It does not look like we have the expertise here to get those APIs done utilizing COM objects. We are thinking about doing the following for each install:

                        1. See if current machine exists in SB (in cases of re-cores) (1 command)
                        2. If it does, rename it and move it into a "ReImaged Machines" group (2 commands, potentially)
                        3. Create "new" machine (1 command)
                        4. Create user(s) in Safeboot (can be up to 12) (1-12 commands) (usually only 1 user)
                        5. Assign user(s) to machine (1-12 commands) (usually only 1 user)
                        6. Create AD bindings for each user (1-12 commands) (usually only 1 user)

                        Anticipate ~6000 machines and ~12000 users. I would assume that most of the load we would see will be during deployment, obviously. Also, we are running the server on a VM.

                        (And I did notice that the Autodomain creates multiple service accounts--what exactly is the purpose of that? I would assume that one ID could be used, but does it do some sort of lockout on the account while it is being used?)

                        Is the load that is put on the server related to the multiple authentications that are being performed? Should we pursue getting someone to code it utilizing the COM objects? (In other words, is the load *really* that bad? What happens when the server gets overloaded? Do commands start timing out? Does the COM objects route provide for better error handling as well?)

                        Is this something that Professional Services can assist with?
                        • 9. RE: Multiple Install Sets vs. One Install Set
                          lots of questions.. and a comment, your VM server is going to be the bottleneck unless it's connected to a solid Tier1 SAN pipe or DAS. Normal VM/SAN's are REALLY slow for disk access so be prepared to move to physical/DAS if performance becomes a problem. We can't make VM faster, only you can by giving it a proper pipe to the data. It's rare to see people get anywhere near to the performance of Physical/DAS with VM, It's typically 4x slower.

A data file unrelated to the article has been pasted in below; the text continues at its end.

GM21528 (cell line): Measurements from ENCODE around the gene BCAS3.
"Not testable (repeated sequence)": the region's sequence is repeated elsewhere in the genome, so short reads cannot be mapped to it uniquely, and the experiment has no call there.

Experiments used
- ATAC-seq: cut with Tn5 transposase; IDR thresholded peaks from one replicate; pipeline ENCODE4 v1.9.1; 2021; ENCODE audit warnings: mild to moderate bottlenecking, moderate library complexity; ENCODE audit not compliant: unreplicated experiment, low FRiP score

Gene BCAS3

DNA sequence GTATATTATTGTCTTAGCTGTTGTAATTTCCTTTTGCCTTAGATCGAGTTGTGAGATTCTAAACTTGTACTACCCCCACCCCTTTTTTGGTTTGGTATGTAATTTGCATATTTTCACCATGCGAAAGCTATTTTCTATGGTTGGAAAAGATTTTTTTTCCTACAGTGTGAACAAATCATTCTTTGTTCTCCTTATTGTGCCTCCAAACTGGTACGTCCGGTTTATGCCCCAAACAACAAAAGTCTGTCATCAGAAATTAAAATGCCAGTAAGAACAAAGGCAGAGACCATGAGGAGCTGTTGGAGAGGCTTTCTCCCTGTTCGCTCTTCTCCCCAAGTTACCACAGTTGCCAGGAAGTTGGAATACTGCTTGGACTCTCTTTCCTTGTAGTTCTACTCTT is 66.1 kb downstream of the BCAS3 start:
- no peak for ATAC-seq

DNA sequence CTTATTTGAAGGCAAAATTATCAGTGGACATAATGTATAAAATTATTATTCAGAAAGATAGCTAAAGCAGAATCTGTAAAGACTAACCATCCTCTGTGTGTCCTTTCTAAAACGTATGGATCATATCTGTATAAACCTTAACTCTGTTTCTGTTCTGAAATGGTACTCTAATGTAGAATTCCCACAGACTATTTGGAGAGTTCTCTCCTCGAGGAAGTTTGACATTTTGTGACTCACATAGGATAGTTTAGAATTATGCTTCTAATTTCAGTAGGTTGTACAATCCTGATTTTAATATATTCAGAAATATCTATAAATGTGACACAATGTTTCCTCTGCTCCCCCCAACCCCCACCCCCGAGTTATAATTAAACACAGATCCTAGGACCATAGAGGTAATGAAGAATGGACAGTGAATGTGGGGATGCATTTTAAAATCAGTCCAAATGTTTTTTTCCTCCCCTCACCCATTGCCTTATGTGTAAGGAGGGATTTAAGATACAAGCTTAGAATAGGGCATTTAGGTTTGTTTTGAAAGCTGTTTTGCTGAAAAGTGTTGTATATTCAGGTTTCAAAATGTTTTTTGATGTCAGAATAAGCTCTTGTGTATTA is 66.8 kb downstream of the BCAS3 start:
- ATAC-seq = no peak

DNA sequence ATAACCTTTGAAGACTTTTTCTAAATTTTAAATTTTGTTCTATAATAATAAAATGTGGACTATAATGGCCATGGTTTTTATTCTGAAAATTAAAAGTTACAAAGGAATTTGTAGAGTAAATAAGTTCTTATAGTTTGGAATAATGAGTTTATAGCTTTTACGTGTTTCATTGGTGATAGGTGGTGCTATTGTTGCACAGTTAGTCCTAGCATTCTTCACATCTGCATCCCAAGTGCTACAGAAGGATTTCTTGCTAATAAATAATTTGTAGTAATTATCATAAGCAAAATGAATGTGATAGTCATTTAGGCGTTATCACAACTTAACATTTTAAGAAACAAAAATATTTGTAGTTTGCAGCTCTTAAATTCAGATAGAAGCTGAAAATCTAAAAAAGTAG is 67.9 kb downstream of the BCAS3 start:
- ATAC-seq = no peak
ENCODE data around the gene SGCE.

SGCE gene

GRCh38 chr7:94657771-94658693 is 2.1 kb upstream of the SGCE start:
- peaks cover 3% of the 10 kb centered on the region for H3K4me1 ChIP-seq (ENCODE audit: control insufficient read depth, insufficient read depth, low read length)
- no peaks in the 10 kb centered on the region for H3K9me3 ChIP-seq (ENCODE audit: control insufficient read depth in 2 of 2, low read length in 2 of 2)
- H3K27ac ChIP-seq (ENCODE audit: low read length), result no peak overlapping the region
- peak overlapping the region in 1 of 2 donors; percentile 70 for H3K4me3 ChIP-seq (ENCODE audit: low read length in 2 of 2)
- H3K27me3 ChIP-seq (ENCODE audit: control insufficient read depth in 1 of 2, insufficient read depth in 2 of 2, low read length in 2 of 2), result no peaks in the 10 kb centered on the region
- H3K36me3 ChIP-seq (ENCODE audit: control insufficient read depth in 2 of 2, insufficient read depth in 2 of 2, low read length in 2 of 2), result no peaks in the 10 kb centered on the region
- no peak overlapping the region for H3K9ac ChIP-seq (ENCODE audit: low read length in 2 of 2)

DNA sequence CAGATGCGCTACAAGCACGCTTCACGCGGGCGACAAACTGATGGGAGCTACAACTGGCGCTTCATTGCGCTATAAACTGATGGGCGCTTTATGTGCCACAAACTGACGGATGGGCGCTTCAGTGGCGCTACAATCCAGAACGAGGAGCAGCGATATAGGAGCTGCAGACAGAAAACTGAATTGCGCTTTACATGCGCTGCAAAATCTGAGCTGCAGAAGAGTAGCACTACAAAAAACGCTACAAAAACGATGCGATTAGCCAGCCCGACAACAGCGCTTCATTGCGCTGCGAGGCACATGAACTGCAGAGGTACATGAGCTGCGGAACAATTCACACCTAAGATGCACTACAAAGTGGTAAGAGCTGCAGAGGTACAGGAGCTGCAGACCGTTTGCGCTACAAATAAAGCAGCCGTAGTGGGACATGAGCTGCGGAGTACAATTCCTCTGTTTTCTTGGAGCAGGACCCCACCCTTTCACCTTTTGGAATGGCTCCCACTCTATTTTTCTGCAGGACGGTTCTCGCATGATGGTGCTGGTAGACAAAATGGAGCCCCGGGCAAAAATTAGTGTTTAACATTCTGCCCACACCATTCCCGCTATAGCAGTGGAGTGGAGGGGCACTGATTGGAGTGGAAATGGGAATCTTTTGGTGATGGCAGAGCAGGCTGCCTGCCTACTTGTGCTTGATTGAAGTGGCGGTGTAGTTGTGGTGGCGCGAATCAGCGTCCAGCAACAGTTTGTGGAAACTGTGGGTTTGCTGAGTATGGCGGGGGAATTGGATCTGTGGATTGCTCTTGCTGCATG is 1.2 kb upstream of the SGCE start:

If you implement a script and deploy it out, and it drags your server down, McAfee support is just going to tell you to migrate to a faster back end so you might want to consider "plan B" now.

                          anyway...

                          (And I did notice that the Autodomain creates multiple service accounts--what exactly is the purpose of that? I would assume that one ID could be used, but does it do some sort of lockout on the account while it is being used?)

                          >it's to spread the load across the db. logging on is one of the most expensive transactions, so having lots of accounts allows lots of parallel logons to occur, otherwise we get lockouts and performance drops. If you are not running many copies of the script at once, it does not matter. Worst case is 1 account per 10 concurrent connections, but you don't ever need more than 100 or so.

                          Is the load that is put on the server related to the multiple authentications that are being performed?

                          >yup.

                          Should we pursue getting someone to code it utilizing the COM objects? (In other words, is the load *really* that bad? What happens when the server gets overloaded? Do commands start timing out?

                          >yup. You can access COM through VBS as Autodomain does, so it's not that hard..

                          Does the COM objects route provide for better error handling as well?)

                          >not really COM itself, but the fact you access COM through VBScript/Jscript/.net etc means absolutly you have more control over whats going on as they are much richer languages.


                          Is this something that Professional Services can assist with?

                          >sure, but what are you trying to do that autodomain does not already do for you?